Another important item is the Correspondence Principle (Question 3). It refers to the change in perception when you get lots and lots of quanta, and things average out until they can be quite accurately studied using classical physics. It's like this. Take a piece of chalk. Break it in half. While you could say you have two half pieces of chalk, you actually have two pieces of chalk, because the word "piece" is not divisible. Take one of them and break it again. Keep doing so. According to classical mechanics, you can do this forever. But we know it isn't so. The chalk is made of bits of tiny shells, about 0.01mm in size. If you start with a standard piece of chalk, and cut it with a cleaver carefully, switching direction of cutting from time to time, you can cut it about 32 times, at which point the two "pieces" each consist of two or three shell bits each. Under a microscope, pick one with two shell bits and cleave a 33d time. Now you need a different strategy.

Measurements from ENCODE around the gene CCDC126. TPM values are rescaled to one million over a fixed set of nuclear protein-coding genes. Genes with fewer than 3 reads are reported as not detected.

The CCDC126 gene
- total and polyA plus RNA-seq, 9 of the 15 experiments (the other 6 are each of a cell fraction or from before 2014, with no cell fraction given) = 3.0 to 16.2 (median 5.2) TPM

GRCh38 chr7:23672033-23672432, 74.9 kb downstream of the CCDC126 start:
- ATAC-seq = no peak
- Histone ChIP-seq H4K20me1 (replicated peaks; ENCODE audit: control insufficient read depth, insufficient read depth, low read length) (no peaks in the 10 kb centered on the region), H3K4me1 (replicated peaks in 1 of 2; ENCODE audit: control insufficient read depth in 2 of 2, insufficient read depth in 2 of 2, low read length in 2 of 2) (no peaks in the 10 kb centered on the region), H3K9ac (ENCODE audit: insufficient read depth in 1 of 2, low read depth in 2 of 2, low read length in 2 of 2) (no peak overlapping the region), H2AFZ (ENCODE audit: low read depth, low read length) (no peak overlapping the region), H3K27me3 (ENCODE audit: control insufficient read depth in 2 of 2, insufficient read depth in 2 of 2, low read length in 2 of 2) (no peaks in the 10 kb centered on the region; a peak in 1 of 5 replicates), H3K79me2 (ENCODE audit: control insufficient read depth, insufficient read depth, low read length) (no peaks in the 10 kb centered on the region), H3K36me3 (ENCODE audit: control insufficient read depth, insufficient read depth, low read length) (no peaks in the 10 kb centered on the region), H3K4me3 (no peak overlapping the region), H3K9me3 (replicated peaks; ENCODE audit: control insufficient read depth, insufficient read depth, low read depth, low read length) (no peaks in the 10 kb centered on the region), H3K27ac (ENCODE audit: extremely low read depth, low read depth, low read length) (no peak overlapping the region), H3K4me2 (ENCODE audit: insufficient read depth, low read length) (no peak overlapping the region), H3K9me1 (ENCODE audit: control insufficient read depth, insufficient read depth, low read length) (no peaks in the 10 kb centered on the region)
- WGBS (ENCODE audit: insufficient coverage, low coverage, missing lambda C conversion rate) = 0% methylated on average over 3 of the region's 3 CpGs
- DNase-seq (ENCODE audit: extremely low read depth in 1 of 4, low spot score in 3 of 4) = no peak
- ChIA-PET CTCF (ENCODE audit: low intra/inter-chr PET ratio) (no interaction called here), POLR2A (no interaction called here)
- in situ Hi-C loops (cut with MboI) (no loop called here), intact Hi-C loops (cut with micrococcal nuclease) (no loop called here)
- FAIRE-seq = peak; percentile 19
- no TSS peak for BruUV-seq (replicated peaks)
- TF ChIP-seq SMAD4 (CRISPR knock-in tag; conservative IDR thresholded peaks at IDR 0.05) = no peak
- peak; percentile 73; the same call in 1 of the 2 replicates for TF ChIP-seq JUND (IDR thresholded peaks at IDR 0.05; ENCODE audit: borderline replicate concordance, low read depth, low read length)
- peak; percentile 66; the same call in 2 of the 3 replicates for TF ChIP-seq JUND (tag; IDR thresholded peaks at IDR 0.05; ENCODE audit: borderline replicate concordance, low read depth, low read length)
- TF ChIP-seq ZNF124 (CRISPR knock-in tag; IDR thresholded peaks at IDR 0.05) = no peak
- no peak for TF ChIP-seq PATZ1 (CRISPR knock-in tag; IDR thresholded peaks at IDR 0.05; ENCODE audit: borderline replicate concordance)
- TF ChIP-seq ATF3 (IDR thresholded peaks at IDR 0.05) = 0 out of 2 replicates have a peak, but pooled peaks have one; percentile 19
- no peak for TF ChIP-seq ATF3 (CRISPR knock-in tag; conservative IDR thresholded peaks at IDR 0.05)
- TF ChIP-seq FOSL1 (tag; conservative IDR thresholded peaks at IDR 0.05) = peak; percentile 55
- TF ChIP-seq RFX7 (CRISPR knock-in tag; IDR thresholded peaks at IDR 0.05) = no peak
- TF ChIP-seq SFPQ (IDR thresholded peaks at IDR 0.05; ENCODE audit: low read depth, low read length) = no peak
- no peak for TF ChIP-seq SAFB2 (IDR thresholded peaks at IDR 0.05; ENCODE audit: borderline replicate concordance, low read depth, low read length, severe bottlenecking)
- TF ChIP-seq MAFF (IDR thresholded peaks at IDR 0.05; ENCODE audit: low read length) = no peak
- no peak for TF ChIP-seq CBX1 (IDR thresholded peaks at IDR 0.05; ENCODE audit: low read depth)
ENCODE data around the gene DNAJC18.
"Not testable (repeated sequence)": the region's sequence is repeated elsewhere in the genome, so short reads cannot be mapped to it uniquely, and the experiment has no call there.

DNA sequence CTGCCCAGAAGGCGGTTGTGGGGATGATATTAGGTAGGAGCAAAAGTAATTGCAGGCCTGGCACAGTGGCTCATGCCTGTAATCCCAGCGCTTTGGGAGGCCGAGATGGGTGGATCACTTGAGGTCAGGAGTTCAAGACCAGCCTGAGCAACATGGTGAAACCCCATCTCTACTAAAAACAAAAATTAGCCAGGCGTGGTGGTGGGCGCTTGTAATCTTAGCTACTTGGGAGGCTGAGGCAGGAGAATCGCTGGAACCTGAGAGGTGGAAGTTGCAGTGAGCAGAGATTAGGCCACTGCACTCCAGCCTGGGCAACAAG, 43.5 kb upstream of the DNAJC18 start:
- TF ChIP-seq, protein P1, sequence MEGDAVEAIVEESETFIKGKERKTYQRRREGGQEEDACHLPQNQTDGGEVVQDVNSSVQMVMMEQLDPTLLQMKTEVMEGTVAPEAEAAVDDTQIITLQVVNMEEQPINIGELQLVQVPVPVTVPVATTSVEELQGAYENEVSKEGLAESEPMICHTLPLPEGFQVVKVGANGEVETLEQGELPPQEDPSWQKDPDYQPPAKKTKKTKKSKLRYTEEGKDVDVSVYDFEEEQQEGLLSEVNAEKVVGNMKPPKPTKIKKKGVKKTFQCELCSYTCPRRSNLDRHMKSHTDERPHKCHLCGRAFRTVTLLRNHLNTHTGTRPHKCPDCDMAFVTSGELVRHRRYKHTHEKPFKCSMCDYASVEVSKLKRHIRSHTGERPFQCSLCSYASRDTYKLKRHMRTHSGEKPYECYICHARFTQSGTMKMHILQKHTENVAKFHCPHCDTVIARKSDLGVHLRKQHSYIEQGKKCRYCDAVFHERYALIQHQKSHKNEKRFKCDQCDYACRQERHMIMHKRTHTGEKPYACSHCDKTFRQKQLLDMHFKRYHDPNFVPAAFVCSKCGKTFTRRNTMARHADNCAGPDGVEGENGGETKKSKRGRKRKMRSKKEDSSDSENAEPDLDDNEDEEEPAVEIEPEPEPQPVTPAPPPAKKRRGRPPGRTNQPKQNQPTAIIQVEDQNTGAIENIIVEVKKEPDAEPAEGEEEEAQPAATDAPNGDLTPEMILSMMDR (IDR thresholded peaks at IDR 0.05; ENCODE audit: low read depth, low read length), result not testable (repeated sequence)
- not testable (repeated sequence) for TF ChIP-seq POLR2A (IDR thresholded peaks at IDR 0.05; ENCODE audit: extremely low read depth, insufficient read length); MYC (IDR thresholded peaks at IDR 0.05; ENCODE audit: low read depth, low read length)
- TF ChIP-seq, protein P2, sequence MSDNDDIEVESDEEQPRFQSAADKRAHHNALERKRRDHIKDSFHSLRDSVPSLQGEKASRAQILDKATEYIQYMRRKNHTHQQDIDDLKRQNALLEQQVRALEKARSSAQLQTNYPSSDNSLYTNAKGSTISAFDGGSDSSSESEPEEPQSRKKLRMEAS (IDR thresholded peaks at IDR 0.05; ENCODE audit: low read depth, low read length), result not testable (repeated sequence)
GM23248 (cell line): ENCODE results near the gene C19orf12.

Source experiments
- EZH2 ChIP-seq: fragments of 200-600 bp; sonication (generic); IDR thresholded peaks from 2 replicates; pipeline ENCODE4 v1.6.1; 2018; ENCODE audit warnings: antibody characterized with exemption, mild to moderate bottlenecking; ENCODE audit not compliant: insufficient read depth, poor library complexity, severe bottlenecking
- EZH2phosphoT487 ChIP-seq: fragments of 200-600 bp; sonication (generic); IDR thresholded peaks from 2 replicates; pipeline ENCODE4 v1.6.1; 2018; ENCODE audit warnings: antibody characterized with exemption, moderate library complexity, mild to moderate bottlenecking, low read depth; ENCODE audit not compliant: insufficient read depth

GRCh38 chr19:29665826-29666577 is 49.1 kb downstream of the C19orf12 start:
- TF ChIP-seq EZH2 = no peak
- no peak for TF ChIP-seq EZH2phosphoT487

A little shell cube (for simplicity) 0.01mm on a side contains about 1023 atoms of a mix of calcium, carbon and oxygen. That means, with the right equipment, including an Atomic Force Microscope (AFM), you can divide this bit of shell another 76 times, at which point you have either one atom or two atoms in the remaining "piece". Without an atom smasher, you're done dividing, and you've "only" reached division number 109.

By the way, if you do have an AFM handy, you can shortcut the whole process by tickling a single atom away from its location, but don't be surprised if getting a chosen atom of C, O or Ca to move is fiendishly difficult. You're in a realm where the electrons in the CaCO3 molecules have been shared in such a way that the atoms strongly resist being relocated. You have entered the quantum realm. You are on the other side of the correspondence principle in which electron behavior is more important.

The physical characteristics of the original piece of chalk depend on the average behavior of all the little bits of shell, and they way that the shell pieces might break while you are drawing with the chalk on a blackboard depend on the average behavior of quintillions of molecules of CaCO3. You can be sure, just by drawing with chalk, that you aren't breaking up any of the molecules. You need to cook the chalk at a few hundred degrees to do that!